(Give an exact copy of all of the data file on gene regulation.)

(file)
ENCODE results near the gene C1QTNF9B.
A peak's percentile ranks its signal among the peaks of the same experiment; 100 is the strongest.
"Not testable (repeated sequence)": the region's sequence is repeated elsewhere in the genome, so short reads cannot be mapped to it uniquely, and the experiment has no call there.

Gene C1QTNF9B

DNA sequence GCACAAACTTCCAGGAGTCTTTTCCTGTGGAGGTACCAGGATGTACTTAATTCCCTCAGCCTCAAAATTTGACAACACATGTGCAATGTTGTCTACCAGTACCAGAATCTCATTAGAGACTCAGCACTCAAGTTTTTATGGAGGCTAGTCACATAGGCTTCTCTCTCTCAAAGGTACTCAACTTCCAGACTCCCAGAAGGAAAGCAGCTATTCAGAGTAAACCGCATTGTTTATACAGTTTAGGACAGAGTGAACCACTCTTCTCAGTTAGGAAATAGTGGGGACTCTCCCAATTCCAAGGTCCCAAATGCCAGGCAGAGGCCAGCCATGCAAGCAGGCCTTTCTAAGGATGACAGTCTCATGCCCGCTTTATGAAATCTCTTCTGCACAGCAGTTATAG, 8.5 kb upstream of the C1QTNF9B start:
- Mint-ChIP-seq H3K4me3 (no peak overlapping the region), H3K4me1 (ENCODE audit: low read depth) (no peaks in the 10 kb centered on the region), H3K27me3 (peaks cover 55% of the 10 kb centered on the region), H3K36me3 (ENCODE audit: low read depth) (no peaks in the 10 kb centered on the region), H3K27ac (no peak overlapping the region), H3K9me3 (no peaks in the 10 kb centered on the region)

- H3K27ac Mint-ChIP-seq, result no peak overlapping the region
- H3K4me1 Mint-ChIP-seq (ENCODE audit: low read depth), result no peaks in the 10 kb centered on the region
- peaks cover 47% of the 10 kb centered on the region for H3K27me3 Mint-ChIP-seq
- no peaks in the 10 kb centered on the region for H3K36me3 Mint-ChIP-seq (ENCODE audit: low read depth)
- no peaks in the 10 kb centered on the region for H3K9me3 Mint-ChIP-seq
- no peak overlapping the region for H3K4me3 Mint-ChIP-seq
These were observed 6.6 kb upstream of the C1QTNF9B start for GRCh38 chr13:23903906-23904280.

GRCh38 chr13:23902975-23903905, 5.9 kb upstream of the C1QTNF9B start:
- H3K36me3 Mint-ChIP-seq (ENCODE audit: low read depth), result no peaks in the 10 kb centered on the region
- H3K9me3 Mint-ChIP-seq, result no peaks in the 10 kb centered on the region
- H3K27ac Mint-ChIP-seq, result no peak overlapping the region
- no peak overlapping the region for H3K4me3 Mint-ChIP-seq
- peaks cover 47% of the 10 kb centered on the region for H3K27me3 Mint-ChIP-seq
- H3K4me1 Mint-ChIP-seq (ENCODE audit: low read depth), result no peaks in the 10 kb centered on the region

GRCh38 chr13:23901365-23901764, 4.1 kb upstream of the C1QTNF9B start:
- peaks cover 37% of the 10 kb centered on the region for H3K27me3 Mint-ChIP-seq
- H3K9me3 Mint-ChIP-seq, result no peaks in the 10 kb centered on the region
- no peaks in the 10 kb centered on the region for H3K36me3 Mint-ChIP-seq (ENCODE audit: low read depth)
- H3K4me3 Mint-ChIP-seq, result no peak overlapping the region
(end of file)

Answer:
ENCODE results near the gene C1QTNF9B.
A peak's percentile ranks its signal among the peaks of the same experiment; 100 is the strongest.
"Not testable (repeated sequence)": the region's sequence is repeated elsewhere in the genome, so short reads cannot be mapped to it uniquely, and the experiment has no call there.

Gene C1QTNF9B

DNA sequence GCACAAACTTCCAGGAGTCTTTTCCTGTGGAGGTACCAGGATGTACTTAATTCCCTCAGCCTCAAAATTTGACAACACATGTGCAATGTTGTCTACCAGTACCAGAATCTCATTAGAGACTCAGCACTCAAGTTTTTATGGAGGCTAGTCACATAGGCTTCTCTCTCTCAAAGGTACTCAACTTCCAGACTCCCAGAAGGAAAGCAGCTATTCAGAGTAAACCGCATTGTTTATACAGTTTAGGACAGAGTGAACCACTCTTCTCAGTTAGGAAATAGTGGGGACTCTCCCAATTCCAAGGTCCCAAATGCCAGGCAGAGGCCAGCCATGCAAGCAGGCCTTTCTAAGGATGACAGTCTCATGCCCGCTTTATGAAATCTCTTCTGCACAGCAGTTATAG, 8.5 kb upstream of the C1QTNF9B start:
- Mint-ChIP-seq H3K4me3 (no peak overlapping the region), H3K4me1 (ENCODE audit: low read depth) (no peaks in the 10 kb centered on the region), H3K27me3 (peaks cover 55% of the 10 kb centered on the region), H3K36me3 (ENCODE audit: low read depth) (no peaks in the 10 kb centered on the region), H3K27ac (no peak overlapping the region), H3K9me3 (no peaks in the 10 kb centered on the region)

- H3K27ac Mint-ChIP-seq, result no peak overlapping the region
- H3K4me1 Mint-ChIP-seq (ENCODE audit: low read depth), result no peaks in the 10 kb centered on the region
- peaks cover 47% of the 10 kb centered on the region for H3K27me3 Mint-ChIP-seq
- no peaks in the 10 kb centered on the region for H3K36me3 Mint-ChIP-seq (ENCODE audit: low read depth)
- no peaks in the 10 kb centered on the region for H3K9me3 Mint-ChIP-seq
- no peak overlapping the region for H3K4me3 Mint-ChIP-seq
These were observed 6.6 kb upstream of the C1QTNF9B start for GRCh38 chr13:23903906-23904280.

GRCh38 chr13:23902975-23903905, 5.9 kb upstream of the C1QTNF9B start:
- H3K36me3 Mint-ChIP-seq (ENCODE audit: low read depth), result no peaks in the 10 kb centered on the region
- H3K9me3 Mint-ChIP-seq, result no peaks in the 10 kb centered on the region
- H3K27ac Mint-ChIP-seq, result no peak overlapping the region
- no peak overlapping the region for H3K4me3 Mint-ChIP-seq
- peaks cover 47% of the 10 kb centered on the region for H3K27me3 Mint-ChIP-seq
- H3K4me1 Mint-ChIP-seq (ENCODE audit: low read depth), result no peaks in the 10 kb centered on the region

GRCh38 chr13:23901365-23901764, 4.1 kb upstream of the C1QTNF9B start:
- peaks cover 37% of the 10 kb centered on the region for H3K27me3 Mint-ChIP-seq
- H3K9me3 Mint-ChIP-seq, result no peaks in the 10 kb centered on the region
- no peaks in the 10 kb centered on the region for H3K36me3 Mint-ChIP-seq (ENCODE audit: low read depth)
- H3K4me3 Mint-ChIP-seq, result no peak overlapping the region